Vegas Pro started life as an audio editing application but then evolved into being a program for editing audio and video. Launched in 1999, Vegas has grown to be more inclusive of visual effects and numerous post-production editing tools.
The application has also been under many authors, including Sonic Foundry (1999–2003), Sony Creative Software (2003–2016), and MAGIX Software (2016–present).
- The post-production tools for color grading and audio mixing are easy to use.
- 4K video support is available for handling high-quality projects.
- Cheaper pricing in the long run with a one-time cost.
- The interface is less appealing and takes some time to learn.
- Doesn’t work on Mac operating systems.
- Limited plugins and support when compared to Premiere.
Adobe Premiere Pro vs. Sony Vegas Pro: At a Glance
Winner: Adobe Premiere Pro. The interface of Premiere Pro is neatly assembled for each aspect of the editing process.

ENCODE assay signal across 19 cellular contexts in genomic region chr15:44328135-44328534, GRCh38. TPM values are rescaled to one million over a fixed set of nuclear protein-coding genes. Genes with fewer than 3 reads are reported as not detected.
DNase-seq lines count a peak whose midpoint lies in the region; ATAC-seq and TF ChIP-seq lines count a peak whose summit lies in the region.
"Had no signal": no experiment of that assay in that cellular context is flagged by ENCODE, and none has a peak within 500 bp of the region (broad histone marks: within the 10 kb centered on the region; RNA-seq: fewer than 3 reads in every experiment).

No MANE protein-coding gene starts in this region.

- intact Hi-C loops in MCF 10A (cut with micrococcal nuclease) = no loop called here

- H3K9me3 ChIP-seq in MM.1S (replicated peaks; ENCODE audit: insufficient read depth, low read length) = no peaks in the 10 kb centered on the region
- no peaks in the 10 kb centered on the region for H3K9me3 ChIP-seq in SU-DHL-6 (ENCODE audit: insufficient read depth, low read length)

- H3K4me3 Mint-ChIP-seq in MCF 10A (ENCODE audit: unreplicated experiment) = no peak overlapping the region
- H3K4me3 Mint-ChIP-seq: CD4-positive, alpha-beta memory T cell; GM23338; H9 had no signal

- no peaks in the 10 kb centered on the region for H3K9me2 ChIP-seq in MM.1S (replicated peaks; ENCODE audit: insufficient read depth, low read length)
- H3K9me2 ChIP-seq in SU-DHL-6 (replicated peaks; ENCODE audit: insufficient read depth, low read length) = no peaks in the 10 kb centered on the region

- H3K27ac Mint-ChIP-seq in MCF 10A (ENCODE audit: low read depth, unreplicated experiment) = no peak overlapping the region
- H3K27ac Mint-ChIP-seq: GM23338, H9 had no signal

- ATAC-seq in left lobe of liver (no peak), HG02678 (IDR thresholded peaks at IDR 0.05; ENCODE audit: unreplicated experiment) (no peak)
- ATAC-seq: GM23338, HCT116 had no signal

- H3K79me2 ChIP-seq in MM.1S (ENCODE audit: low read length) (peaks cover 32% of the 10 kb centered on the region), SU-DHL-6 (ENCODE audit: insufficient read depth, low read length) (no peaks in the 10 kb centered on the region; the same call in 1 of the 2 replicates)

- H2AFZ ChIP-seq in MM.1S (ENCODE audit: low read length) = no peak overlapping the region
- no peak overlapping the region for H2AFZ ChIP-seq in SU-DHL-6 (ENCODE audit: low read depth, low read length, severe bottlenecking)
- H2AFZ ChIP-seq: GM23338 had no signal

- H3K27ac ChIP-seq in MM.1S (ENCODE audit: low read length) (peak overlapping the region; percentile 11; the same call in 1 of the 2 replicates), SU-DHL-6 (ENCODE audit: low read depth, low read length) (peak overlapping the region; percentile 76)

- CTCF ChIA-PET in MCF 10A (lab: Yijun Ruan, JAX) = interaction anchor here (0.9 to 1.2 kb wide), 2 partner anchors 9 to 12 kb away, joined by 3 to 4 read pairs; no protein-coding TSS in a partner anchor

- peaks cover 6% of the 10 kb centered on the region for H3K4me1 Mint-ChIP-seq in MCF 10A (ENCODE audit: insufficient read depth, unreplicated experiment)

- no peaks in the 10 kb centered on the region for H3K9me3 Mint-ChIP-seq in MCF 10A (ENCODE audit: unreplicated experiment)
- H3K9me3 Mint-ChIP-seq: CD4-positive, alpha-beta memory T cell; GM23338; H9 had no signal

Winner: Vegas Pro. Armed with exceptional color grading and audio tweaking tools, Vegas Pro comes well-equipped for handling detailed video editing.
Winner: Adobe Premiere Pro. Premiere is capable of most of the same functions as Vegas Pro and so much more.
Winner: Adobe Premiere Pro. Thanks to tight integrations with After Effects, Premiere is capable of producing some remarkable post-production effects.
Winner: Adobe Premiere Pro. The ease of integration with other Adobe applications makes the editing process go much smoother with additions of graphics and visual effects.
Winner: Vegas Pro. Capable of handling more extensive functions, Vegas Pro is well-suited for handling 4K.